Being able to imagine so vividly is very useful in the treatment of phobias. The usual (non-hypnotic) approach is to give the phobic person gradually increasing exposure to whatever frightens them; this is called desensitization. If they are afraid of heights they might start with standing near the edge of somewhere not very high, and with good solid railings. Once they felt at ease with that, they would be taken to somewhere just a little more adventurous, and so on. That’s not too difficult to arrange for a height phobic, but what about arachnophobia – fear of spiders? We’d have to get a set of spiders of carefully graded scariness! That’s where hypnosis is useful; the person can picture their own phobic objects so realistically that the phobia is overcome as effectively as with real-life desensitization.

The ability to generate a realistic make-believe world can be useful for treating more complex issues than phobias. For example, a person might return to an event in the past that had unresolved issues, or they might picture themselves as they would like to be in the future.

Combining with conventional therapies

You will appreciate that these uses of visualisation are not producing cures through hypnosis. It is merely a useful vehicle to facilitate processes that could have been carried out by more conventional means. The conventional therapy of choice for many problems with psychological elements is Cognitive Behavioural Therapy (CBT). There is evidence (much collected by Irving Kirsch and co-workers) that combining this with hypnosis can result in enhanced efficacy (see for example the work of Schoenberger, published in the journal Behavior Therapy, 1997).

Is hypnosis safe?

Hypnosis is safe – it’s what people do with it that may not be! The clue here is to be found in the fact that hypnosis is generally used as a vehicle for other treatments. Anyone can quickly learn how to get someone to feel hypnotised; it takes years of study to become a GP or a clinical psychologist. Since these more medical procedures are the real substance of the hypnosis session it follows that one should choose a therapist who knows how to use them. This is likely to be a GP or psychologist who has gone on to receive training in hypnosis, rather than a lay person who has done a course on hypnotherapy, including some medical information.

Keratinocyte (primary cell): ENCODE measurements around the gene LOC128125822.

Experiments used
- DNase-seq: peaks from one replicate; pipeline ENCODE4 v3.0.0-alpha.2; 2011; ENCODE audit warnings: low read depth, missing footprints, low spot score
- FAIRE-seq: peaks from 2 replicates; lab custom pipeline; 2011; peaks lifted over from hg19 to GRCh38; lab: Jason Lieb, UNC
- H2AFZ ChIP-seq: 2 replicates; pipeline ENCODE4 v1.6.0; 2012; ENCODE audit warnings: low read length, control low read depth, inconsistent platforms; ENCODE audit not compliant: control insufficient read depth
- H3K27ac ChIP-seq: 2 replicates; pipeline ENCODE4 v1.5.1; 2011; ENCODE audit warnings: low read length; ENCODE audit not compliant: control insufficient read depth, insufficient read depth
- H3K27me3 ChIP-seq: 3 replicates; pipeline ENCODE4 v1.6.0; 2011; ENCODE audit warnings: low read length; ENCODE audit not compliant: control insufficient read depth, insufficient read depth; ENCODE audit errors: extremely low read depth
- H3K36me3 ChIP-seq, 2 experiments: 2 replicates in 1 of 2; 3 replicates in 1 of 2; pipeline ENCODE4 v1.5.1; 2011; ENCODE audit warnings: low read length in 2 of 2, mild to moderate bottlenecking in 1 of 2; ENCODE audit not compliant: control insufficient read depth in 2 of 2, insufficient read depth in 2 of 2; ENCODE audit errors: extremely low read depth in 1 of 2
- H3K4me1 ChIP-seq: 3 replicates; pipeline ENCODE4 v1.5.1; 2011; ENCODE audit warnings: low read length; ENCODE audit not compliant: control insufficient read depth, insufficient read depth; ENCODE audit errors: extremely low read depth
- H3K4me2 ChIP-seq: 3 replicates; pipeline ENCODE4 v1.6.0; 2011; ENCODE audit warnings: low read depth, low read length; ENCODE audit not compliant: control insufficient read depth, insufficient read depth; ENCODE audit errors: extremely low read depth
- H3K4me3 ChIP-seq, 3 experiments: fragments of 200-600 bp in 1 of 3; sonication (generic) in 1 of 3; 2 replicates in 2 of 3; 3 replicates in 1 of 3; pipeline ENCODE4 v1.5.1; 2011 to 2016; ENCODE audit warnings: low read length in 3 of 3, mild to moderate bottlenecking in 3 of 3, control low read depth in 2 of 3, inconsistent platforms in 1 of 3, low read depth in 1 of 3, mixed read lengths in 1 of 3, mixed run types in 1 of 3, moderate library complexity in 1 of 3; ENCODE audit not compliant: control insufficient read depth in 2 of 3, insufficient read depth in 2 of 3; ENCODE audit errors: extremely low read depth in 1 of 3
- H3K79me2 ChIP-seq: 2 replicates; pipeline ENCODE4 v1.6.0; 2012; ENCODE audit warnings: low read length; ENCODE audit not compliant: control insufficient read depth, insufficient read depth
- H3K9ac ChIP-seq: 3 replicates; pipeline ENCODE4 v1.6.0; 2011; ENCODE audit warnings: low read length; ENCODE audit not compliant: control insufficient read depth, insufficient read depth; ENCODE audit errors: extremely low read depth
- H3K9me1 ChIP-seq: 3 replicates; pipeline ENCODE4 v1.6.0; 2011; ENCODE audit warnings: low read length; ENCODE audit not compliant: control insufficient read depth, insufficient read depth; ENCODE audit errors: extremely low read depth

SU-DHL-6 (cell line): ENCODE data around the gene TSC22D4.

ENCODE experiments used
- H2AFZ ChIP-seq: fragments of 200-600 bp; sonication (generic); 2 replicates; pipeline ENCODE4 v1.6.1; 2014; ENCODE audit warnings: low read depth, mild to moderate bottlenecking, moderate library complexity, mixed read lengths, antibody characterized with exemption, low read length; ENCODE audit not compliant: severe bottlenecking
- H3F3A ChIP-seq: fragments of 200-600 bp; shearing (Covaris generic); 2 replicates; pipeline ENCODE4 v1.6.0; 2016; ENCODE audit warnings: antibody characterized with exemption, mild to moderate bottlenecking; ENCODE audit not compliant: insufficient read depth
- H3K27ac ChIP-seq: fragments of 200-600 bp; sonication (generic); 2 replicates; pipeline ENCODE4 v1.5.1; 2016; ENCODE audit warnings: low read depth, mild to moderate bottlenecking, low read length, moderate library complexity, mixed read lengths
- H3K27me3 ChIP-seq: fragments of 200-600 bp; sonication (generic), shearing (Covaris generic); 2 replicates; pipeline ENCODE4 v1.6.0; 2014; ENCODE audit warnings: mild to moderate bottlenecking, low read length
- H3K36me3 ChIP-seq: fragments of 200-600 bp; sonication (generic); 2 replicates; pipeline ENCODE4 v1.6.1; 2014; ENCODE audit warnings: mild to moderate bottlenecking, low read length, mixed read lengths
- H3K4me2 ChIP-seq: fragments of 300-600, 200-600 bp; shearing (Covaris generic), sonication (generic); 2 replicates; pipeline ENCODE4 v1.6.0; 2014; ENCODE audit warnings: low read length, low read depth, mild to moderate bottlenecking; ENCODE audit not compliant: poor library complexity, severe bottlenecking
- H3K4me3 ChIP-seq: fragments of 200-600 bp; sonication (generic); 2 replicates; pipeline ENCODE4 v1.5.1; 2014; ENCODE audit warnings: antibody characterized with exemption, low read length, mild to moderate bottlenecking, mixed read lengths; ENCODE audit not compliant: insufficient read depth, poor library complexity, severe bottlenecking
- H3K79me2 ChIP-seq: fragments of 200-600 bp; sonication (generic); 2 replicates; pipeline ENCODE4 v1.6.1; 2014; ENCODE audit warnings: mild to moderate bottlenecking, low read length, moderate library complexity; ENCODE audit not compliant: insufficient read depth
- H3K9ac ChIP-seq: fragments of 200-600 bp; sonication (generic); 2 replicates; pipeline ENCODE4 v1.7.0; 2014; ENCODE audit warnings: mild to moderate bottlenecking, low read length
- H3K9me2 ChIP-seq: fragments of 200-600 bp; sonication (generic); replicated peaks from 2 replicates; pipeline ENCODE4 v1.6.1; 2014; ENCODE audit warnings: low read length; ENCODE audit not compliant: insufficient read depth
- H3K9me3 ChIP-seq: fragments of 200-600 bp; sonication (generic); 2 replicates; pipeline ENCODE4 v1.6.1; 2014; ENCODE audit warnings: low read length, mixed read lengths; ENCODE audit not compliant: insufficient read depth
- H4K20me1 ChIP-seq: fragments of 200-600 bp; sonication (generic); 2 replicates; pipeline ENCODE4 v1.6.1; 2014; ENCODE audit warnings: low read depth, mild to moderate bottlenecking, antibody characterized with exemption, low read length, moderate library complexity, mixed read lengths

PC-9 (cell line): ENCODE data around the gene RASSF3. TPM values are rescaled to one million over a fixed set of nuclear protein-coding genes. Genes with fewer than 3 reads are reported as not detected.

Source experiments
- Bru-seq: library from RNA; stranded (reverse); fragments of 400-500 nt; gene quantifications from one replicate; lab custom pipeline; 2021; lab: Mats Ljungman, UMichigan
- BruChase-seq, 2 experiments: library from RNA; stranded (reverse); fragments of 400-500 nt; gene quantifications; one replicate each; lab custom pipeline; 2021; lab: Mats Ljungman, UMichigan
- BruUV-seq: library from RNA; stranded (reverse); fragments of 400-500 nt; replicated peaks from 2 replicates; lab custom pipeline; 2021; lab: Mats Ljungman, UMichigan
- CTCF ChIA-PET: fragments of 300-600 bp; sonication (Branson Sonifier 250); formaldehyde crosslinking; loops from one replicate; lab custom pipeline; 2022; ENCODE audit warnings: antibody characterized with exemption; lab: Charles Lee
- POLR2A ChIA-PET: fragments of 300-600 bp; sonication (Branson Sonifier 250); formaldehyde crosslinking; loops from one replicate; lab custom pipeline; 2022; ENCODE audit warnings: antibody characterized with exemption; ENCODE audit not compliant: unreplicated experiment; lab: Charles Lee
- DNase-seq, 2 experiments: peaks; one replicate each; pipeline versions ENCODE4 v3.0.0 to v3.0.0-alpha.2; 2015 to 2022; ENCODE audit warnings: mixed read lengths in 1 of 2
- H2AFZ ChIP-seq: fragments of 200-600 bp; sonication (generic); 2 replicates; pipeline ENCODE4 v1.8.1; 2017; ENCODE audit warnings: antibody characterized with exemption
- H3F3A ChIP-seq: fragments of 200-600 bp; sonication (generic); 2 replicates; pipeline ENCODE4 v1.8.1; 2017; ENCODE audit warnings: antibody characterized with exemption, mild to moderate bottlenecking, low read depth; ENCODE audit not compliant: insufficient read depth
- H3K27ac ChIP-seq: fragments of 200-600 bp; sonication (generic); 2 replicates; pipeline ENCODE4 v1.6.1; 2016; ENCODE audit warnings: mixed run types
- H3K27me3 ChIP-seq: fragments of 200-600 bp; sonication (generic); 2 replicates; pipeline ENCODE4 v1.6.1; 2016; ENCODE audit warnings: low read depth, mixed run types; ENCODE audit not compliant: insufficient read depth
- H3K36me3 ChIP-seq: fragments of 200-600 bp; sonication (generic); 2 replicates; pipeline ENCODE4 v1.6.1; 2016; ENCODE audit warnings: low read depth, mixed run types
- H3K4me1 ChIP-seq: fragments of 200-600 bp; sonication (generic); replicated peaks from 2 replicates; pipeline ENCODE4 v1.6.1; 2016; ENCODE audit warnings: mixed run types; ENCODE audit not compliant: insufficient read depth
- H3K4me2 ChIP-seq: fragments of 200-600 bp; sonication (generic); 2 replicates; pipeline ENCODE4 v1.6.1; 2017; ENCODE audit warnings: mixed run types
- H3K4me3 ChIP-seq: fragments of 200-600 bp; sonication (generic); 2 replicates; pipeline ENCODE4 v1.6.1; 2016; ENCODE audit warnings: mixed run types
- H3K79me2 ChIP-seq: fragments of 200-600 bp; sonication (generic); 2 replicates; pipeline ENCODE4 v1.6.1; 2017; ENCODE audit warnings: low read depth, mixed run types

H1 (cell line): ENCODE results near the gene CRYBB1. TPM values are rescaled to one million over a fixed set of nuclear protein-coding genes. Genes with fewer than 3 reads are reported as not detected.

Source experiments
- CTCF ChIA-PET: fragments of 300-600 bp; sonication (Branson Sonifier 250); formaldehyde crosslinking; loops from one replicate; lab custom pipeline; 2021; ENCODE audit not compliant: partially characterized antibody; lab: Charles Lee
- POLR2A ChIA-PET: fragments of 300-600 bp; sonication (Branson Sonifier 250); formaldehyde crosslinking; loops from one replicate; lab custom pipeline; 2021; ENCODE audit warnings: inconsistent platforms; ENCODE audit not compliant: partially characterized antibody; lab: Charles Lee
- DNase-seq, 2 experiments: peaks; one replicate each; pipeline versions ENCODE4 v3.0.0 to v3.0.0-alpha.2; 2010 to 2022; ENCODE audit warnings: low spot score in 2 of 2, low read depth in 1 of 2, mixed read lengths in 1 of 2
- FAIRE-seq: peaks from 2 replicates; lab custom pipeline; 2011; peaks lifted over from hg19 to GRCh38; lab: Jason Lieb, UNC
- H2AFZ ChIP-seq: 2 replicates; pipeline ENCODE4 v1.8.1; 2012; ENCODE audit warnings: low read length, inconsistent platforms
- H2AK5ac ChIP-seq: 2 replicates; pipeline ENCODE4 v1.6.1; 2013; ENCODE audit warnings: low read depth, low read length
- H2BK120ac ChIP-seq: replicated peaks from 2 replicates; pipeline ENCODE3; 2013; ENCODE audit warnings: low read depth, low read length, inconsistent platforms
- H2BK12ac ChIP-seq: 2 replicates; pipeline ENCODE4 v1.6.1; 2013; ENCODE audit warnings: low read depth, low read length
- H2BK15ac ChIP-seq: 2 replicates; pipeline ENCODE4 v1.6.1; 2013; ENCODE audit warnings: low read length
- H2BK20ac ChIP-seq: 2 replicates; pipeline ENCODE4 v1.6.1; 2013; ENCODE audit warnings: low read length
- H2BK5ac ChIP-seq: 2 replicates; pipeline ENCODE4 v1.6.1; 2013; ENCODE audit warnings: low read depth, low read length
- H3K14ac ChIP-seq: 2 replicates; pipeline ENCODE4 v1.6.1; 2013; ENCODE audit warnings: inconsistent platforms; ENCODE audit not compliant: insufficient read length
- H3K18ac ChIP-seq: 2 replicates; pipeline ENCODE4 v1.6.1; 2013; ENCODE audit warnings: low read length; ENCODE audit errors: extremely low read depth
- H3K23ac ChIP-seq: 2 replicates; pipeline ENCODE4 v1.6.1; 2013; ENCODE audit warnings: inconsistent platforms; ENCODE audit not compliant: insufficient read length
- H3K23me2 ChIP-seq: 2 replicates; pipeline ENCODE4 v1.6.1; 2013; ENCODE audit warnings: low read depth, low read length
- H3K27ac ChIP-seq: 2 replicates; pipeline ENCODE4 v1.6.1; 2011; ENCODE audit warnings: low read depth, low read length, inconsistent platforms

Wrongly used, hypnosis might conceal a pain that should have been treated as a serious medical symptom and it can re-traumatise someone hoping to get over an earlier traumatic incident. A notable danger is the generation of false memories. Some misguided therapists become convinced that current problems are the result of material from the past that has been ‘repressed’ out of memory. They set about ‘recovering’ the material. This approach should never be used. The vivid visualisation of possible (but not true) past events easily produces material that feels like a genuine memory.

The British Society of Clinical and Academic HypnosisExternal link  is an organisation that admits only trained health professionals. Their site includes further details about the nature of hypnosis and therapy.

Taking it further

If you’d like to know about ‘making the imaginary real’ in some depth, I have expanded elsewhere on the above ideas (for example in 2006, in the journal Contemporary Hypnosis) but more easily accessible is a (reasonably accurate!) transcript of an interview, on Australia’s Radio NationalExternal link  website.

To get a feel for what hypnosis is really like, watch an extended video I was involved in at Science LiveExternal link .

The BBC and the Open University are not responsible for the content of external websites

 

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About Anna Pons

Certificat (CPPD), Post Graduat Certificat (PGCert) i Post Graduat Diploma (PGD) en Hipnoteràpia Clínica, London College of Clinical Hypnosis (LCCH) i Universitat de West London (UWL)